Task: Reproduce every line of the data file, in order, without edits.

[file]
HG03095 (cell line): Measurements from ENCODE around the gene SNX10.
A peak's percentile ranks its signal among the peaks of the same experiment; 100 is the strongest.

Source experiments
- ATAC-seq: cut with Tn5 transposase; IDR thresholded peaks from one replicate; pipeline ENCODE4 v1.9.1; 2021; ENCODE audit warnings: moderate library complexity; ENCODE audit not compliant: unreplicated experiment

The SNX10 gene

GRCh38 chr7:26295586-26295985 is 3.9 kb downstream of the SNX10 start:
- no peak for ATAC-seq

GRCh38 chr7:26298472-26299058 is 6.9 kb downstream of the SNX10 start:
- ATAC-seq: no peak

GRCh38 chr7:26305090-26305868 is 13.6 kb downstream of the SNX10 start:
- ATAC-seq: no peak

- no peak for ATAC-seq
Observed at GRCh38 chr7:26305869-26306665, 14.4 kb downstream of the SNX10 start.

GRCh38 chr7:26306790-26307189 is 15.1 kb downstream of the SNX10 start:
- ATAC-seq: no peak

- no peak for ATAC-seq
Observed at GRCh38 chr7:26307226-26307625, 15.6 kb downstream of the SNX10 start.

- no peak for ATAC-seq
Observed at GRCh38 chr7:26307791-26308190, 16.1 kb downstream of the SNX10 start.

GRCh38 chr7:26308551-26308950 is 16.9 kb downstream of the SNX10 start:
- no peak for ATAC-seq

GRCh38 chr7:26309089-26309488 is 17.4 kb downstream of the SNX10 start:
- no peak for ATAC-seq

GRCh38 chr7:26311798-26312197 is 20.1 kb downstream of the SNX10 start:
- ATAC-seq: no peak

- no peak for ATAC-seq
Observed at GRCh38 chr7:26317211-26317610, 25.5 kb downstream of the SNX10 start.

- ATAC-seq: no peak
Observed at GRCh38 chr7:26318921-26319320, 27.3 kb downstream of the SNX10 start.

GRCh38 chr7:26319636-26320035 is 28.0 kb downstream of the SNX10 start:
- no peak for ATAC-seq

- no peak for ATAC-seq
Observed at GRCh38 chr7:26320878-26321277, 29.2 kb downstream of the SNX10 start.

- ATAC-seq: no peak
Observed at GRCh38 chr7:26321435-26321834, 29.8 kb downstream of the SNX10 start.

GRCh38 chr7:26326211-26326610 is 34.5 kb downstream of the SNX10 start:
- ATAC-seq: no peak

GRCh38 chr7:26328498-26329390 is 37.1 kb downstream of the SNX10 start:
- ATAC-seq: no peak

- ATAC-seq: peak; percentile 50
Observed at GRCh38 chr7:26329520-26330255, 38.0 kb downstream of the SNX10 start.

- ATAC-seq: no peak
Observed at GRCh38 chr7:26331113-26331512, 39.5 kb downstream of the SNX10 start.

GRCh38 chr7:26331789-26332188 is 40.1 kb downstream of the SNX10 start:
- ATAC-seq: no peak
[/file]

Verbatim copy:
HG03095 (cell line): Measurements from ENCODE around the gene SNX10.
A peak's percentile ranks its signal among the peaks of the same experiment; 100 is the strongest.

Source experiments
- ATAC-seq: cut with Tn5 transposase; IDR thresholded peaks from one replicate; pipeline ENCODE4 v1.9.1; 2021; ENCODE audit warnings: moderate library complexity; ENCODE audit not compliant: unreplicated experiment

The SNX10 gene

GRCh38 chr7:26295586-26295985 is 3.9 kb downstream of the SNX10 start:
- no peak for ATAC-seq

GRCh38 chr7:26298472-26299058 is 6.9 kb downstream of the SNX10 start:
- ATAC-seq: no peak

GRCh38 chr7:26305090-26305868 is 13.6 kb downstream of the SNX10 start:
- ATAC-seq: no peak

- no peak for ATAC-seq
Observed at GRCh38 chr7:26305869-26306665, 14.4 kb downstream of the SNX10 start.

GRCh38 chr7:26306790-26307189 is 15.1 kb downstream of the SNX10 start:
- ATAC-seq: no peak

- no peak for ATAC-seq
Observed at GRCh38 chr7:26307226-26307625, 15.6 kb downstream of the SNX10 start.

- no peak for ATAC-seq
Observed at GRCh38 chr7:26307791-26308190, 16.1 kb downstream of the SNX10 start.

GRCh38 chr7:26308551-26308950 is 16.9 kb downstream of the SNX10 start:
- no peak for ATAC-seq

GRCh38 chr7:26309089-26309488 is 17.4 kb downstream of the SNX10 start:
- no peak for ATAC-seq

GRCh38 chr7:26311798-26312197 is 20.1 kb downstream of the SNX10 start:
- ATAC-seq: no peak

- no peak for ATAC-seq
Observed at GRCh38 chr7:26317211-26317610, 25.5 kb downstream of the SNX10 start.

- ATAC-seq: no peak
Observed at GRCh38 chr7:26318921-26319320, 27.3 kb downstream of the SNX10 start.

GRCh38 chr7:26319636-26320035 is 28.0 kb downstream of the SNX10 start:
- no peak for ATAC-seq

- no peak for ATAC-seq
Observed at GRCh38 chr7:26320878-26321277, 29.2 kb downstream of the SNX10 start.

- ATAC-seq: no peak
Observed at GRCh38 chr7:26321435-26321834, 29.8 kb downstream of the SNX10 start.

GRCh38 chr7:26326211-26326610 is 34.5 kb downstream of the SNX10 start:
- ATAC-seq: no peak

GRCh38 chr7:26328498-26329390 is 37.1 kb downstream of the SNX10 start:
- ATAC-seq: no peak

- ATAC-seq: peak; percentile 50
Observed at GRCh38 chr7:26329520-26330255, 38.0 kb downstream of the SNX10 start.

- ATAC-seq: no peak
Observed at GRCh38 chr7:26331113-26331512, 39.5 kb downstream of the SNX10 start.

GRCh38 chr7:26331789-26332188 is 40.1 kb downstream of the SNX10 start:
- ATAC-seq: no peak